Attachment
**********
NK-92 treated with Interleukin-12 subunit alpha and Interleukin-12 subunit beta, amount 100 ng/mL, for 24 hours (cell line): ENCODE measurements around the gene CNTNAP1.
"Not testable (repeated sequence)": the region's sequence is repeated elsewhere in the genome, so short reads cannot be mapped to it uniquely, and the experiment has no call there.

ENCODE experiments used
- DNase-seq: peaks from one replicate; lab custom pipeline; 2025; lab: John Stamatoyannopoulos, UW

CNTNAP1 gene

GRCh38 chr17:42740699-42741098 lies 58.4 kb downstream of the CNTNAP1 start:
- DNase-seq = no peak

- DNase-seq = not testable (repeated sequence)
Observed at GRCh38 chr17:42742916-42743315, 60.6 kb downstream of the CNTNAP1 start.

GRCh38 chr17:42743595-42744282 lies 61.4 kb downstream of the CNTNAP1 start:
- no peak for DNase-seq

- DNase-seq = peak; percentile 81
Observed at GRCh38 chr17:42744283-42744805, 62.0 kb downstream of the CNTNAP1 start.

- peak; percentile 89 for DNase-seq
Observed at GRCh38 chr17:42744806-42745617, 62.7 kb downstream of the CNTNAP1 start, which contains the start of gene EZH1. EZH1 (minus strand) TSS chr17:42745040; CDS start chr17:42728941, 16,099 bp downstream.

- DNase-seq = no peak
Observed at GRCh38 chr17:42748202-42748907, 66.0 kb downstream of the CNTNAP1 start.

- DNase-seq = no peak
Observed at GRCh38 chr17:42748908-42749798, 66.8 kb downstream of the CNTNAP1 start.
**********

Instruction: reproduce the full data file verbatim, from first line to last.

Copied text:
NK-92 treated with Interleukin-12 subunit alpha and Interleukin-12 subunit beta, amount 100 ng/mL, for 24 hours (cell line): ENCODE measurements around the gene CNTNAP1.
"Not testable (repeated sequence)": the region's sequence is repeated elsewhere in the genome, so short reads cannot be mapped to it uniquely, and the experiment has no call there.

ENCODE experiments used
- DNase-seq: peaks from one replicate; lab custom pipeline; 2025; lab: John Stamatoyannopoulos, UW

CNTNAP1 gene

GRCh38 chr17:42740699-42741098 lies 58.4 kb downstream of the CNTNAP1 start:
- DNase-seq = no peak

- DNase-seq = not testable (repeated sequence)
Observed at GRCh38 chr17:42742916-42743315, 60.6 kb downstream of the CNTNAP1 start.

GRCh38 chr17:42743595-42744282 lies 61.4 kb downstream of the CNTNAP1 start:
- no peak for DNase-seq

- DNase-seq = peak; percentile 81
Observed at GRCh38 chr17:42744283-42744805, 62.0 kb downstream of the CNTNAP1 start.

- peak; percentile 89 for DNase-seq
Observed at GRCh38 chr17:42744806-42745617, 62.7 kb downstream of the CNTNAP1 start, which contains the start of gene EZH1. EZH1 (minus strand) TSS chr17:42745040; CDS start chr17:42728941, 16,099 bp downstream.

- DNase-seq = no peak
Observed at GRCh38 chr17:42748202-42748907, 66.0 kb downstream of the CNTNAP1 start.

- DNase-seq = no peak
Observed at GRCh38 chr17:42748908-42749798, 66.8 kb downstream of the CNTNAP1 start.